These societies, sometimes called gramophone societies, were established in Chicago, Philadelphia, Minneapolis, and Boston, but I find no evidence that any society flourished. Letters to PMR indicate that, in contrast to Britain's many gramophone societies, American cities sustained phonograph societies only with difficulty. (Monthly meetings of the New York Gramophone Society, with a board of governors including John Secrist, Bert Annenberg, John Christie, Robert Nathan, and Ely Winer, were enthusiastically attended, but it was started in the mid-1950s.)
PMR's editors were charter members of Boston Gramophone Society, and this society seemed better organized and better publicized than any other. Jim Walsh wrote a letter to PMR to express interest in joining a society in his part of Virginia. His town of Marion was far too small, however, to sustain such an organization.
Phonograph societies are described as formal organizations, but I suspect that at least some "societies" were groups of friends who met informally in homes for the purpose of sharing recordings. After all, recordings were expensive. For example, Chopin's Piano Concerto in F Minor, issued as a set of records in late 1930 by Columbia as Masterworks 143, had a retail price of $6.00. Only the wealthy could afford to purchase each month more than one or two newly issued sets.
It may seem odd that organizations formed for the promotion of "serious" music were termed phonograph societies, which to modern readers may sound more appropriate for a group of machine collectors. But in the late 1920s no hobbyists were organized for the preservation of talking machines, so there was no confusion then about the purpose of a "phonograph society."
Researchers, professional and amateur musicians, company executives, and classical music enthusiasts in general contributed to PMR. Nat Shilkret wrote in installments about his career, calling the series "My Musical Life." Columbia had two years earlier begun issuing its Masterworks series (in November 1924), and many of the company's executives took a keen interest in PMR, including not only John S. Macdonald but Frank Dorian, George C. Jell, and H.C. Cox (who, beginning in March 1925, served as President of the newly organized Columbia Phonograph Company, Inc.). RCA-Victor President E.E. Schumaker wrote an article titled "Television" for the December 1930 issue. Walter L. Welch, who would decades later co-write From Tin Foil To Stereo, discusses cylinders in a letter in the October 1930 issue.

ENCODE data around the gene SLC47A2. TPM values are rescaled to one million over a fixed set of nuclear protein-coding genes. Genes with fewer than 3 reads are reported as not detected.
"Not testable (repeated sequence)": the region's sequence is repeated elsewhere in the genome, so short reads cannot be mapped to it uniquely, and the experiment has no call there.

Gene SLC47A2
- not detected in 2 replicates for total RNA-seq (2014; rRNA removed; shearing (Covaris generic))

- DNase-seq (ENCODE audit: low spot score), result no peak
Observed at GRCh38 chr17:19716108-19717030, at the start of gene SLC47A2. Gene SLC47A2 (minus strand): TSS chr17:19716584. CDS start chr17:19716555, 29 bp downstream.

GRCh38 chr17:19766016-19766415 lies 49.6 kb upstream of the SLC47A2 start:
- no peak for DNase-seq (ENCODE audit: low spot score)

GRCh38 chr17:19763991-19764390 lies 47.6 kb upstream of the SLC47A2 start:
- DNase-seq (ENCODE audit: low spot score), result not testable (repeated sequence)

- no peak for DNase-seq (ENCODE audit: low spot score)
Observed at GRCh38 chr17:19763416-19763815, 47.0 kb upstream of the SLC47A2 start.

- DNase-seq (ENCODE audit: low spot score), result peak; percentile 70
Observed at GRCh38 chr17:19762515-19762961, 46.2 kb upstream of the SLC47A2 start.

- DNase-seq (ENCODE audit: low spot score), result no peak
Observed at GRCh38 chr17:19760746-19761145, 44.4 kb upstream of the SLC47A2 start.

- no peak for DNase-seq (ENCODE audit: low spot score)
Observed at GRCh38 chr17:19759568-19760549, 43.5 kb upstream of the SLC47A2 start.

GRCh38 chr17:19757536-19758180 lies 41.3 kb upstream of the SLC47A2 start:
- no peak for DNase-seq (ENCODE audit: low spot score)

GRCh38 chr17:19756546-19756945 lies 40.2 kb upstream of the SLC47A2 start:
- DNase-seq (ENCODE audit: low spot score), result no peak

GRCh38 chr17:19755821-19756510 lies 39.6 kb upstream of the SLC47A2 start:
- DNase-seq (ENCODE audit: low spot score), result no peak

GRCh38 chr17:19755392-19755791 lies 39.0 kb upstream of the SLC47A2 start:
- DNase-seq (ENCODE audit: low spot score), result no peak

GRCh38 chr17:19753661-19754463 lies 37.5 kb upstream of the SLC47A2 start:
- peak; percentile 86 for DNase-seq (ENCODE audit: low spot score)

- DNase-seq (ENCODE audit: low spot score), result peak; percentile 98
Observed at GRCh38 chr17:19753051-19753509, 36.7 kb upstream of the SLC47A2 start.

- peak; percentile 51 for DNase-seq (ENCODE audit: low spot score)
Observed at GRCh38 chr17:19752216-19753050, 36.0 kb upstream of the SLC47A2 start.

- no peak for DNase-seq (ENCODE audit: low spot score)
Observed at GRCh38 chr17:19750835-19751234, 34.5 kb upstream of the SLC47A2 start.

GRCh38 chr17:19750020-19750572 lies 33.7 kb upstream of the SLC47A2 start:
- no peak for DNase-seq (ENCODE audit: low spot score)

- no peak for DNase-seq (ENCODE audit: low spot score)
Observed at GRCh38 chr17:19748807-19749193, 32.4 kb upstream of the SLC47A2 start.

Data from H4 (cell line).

PMR was, as far as I can tell, the first American publication to feature on a regular basis articles written by some writers who were primarily interested in old recordings and the industry's early years. One such writer, George W. Oman, wondered aloud about the origins of Busy Bee machines and recordings, and in a subsequent issue a Columbia Research Department employee explained how the Busy Bee came from "a premium house in Chicago operated by the O'Neill-James Company," adding that "their General Sales Manager was Mr. Bisbee, hence the origin of the name, 'Busy Bee.'" Additional background information was given about Busy Bee as well as the American Record Company (maker of the odd-sized blue discs that collectors often identify by the Indian on its label).